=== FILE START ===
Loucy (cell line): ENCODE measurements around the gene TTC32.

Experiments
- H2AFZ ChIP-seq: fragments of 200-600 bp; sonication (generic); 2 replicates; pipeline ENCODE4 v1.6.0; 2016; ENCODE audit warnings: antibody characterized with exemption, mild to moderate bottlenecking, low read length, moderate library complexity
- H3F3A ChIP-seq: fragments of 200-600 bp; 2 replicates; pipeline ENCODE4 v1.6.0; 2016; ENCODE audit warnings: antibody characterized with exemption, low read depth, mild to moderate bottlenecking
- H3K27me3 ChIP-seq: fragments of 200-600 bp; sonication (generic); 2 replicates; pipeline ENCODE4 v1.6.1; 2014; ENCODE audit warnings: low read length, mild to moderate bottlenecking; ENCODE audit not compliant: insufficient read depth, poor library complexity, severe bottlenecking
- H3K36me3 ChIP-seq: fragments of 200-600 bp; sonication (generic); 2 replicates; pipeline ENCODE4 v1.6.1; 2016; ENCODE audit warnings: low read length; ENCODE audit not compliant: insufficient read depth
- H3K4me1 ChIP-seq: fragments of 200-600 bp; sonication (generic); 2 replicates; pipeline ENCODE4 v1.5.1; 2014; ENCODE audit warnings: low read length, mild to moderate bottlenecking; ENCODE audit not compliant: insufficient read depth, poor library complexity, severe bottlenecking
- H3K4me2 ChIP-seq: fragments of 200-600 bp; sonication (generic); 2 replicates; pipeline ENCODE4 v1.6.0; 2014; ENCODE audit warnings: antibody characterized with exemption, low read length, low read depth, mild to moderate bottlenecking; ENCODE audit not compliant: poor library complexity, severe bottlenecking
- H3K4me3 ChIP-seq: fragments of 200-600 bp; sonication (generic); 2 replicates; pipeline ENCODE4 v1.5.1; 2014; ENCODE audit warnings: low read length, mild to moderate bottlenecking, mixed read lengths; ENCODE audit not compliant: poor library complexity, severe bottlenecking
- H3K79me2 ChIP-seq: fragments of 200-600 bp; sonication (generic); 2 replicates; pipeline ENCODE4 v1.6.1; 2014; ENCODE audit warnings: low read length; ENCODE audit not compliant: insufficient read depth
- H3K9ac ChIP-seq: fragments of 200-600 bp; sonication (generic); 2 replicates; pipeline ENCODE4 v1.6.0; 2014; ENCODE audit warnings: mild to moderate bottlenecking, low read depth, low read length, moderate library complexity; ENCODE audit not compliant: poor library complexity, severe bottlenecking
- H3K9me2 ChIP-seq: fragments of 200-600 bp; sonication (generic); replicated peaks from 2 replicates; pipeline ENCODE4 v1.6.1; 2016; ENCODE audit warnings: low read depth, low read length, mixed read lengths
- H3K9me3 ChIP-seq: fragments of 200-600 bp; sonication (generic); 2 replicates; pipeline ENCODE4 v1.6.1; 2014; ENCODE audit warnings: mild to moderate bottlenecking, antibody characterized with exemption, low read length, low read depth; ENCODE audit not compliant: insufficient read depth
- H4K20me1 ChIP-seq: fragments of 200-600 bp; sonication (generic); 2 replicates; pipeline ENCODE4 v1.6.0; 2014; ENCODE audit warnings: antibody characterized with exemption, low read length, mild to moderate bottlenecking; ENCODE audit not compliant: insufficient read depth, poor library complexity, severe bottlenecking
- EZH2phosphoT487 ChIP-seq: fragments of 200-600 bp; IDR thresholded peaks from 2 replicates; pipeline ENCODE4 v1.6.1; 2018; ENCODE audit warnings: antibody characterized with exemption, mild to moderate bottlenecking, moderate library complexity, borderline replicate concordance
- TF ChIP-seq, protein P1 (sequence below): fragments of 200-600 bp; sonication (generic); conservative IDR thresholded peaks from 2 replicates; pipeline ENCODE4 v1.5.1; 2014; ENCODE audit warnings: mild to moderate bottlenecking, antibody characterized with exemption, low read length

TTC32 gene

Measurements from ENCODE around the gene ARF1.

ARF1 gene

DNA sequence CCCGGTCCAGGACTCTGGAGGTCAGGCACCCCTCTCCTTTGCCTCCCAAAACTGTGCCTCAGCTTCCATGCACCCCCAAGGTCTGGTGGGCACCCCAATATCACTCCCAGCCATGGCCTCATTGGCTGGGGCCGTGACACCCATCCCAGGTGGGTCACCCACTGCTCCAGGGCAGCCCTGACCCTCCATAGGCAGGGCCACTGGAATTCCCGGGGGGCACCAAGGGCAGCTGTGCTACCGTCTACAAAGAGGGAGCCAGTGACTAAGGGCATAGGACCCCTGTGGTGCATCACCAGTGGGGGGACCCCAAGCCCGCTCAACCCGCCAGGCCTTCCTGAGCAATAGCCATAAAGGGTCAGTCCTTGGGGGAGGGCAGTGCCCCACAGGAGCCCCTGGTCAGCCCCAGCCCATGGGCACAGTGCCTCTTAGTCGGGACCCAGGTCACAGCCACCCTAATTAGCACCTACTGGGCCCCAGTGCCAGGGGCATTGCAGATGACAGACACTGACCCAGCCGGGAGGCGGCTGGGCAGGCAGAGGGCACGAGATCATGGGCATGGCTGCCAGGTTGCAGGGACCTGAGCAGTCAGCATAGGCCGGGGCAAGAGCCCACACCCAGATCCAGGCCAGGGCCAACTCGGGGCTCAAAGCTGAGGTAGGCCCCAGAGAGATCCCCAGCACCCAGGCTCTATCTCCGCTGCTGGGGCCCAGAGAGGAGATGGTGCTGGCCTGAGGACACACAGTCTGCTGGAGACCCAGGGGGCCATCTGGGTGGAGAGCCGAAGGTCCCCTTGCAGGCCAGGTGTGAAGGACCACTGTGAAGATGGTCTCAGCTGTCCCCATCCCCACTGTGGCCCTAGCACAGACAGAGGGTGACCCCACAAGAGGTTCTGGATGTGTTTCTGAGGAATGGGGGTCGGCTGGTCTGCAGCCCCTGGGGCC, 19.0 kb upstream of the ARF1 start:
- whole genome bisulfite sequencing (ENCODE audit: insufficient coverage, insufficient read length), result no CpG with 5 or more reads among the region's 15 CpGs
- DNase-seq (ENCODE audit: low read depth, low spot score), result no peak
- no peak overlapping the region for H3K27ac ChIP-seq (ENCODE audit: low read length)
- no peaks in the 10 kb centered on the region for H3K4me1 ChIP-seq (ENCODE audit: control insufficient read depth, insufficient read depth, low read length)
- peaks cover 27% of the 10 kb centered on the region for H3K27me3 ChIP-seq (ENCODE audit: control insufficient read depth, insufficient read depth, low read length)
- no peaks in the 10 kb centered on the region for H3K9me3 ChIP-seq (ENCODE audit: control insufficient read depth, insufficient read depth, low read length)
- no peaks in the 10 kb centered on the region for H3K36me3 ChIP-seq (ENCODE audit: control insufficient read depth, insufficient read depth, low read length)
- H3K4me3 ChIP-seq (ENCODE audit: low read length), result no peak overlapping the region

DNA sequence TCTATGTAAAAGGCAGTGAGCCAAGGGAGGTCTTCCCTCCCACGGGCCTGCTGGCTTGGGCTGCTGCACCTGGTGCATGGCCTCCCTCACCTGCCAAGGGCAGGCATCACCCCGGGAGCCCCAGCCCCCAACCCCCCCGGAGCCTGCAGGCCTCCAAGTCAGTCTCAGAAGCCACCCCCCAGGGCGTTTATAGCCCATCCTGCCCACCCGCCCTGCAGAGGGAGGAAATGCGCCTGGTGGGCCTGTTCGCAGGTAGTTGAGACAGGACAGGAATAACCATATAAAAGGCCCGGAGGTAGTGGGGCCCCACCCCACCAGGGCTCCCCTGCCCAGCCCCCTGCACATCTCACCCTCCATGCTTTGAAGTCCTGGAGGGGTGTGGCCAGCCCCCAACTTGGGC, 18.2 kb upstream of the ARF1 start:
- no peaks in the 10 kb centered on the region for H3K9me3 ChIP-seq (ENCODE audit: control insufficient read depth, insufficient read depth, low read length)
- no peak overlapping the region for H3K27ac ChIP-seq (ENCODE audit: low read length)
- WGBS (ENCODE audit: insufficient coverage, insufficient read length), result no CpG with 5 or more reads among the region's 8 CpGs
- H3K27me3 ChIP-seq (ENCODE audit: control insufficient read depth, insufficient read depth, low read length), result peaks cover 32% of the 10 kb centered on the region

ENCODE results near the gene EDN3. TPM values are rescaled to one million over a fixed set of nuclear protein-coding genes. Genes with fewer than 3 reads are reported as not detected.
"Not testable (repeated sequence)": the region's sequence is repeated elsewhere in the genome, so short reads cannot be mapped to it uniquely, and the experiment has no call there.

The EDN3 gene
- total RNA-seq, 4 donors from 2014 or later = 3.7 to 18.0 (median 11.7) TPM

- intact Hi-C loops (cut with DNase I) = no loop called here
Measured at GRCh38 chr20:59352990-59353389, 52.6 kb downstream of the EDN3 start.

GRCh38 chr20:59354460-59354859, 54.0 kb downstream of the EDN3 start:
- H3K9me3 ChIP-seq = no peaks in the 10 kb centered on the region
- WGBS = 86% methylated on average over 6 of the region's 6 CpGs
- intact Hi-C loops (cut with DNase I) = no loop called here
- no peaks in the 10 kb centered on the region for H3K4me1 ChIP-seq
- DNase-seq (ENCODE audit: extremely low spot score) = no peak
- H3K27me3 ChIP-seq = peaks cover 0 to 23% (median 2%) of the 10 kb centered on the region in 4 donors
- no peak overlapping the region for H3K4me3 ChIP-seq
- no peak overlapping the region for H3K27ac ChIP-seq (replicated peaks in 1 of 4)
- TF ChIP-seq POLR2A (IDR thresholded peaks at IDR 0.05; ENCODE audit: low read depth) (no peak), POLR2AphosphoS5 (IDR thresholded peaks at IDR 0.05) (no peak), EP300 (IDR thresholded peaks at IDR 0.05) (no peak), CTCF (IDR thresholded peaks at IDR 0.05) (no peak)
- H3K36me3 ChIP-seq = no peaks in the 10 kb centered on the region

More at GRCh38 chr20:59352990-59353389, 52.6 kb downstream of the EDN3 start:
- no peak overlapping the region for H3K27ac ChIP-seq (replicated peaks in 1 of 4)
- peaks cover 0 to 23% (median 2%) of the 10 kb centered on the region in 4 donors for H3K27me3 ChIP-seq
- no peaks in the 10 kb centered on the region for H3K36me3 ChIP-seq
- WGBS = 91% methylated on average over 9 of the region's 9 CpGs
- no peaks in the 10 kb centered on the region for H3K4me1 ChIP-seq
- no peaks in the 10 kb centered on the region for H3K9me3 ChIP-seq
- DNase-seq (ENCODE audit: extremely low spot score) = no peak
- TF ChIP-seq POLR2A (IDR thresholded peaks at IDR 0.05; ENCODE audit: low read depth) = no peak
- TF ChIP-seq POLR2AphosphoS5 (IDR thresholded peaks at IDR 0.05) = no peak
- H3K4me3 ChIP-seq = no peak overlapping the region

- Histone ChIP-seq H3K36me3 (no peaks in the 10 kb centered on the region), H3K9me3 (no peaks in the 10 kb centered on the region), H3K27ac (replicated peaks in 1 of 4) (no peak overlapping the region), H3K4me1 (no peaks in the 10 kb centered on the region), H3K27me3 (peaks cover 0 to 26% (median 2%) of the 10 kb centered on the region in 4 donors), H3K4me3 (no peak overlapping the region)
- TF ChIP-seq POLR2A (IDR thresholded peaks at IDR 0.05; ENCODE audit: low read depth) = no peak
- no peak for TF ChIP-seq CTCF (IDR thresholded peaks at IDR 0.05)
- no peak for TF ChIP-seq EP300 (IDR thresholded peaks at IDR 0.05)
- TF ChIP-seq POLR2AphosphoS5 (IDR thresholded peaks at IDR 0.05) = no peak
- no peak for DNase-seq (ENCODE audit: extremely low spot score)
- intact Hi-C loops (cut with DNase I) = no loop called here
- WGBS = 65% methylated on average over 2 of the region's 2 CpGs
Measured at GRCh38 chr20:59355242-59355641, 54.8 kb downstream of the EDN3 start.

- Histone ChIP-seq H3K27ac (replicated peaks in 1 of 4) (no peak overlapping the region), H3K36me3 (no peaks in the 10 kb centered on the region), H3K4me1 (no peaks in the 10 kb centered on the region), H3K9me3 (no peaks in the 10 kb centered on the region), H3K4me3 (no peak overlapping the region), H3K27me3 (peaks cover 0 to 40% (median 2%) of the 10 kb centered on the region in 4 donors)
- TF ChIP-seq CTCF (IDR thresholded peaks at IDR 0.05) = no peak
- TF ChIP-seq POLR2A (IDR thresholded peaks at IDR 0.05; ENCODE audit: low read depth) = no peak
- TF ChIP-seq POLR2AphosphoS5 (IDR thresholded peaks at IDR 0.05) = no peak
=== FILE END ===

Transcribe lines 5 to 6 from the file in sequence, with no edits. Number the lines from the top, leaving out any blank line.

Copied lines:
- H3K27me3 ChIP-seq: fragments of 200-600 bp; sonication (generic); 2 replicates; pipeline ENCODE4 v1.6.1; 2014; ENCODE audit warnings: low read length, mild to moderate bottlenecking; ENCODE audit not compliant: insufficient read depth, poor library complexity, severe bottlenecking
- H3K36me3 ChIP-seq: fragments of 200-600 bp; sonication (generic); 2 replicates; pipeline ENCODE4 v1.6.1; 2016; ENCODE audit warnings: low read length; ENCODE audit not compliant: insufficient read depth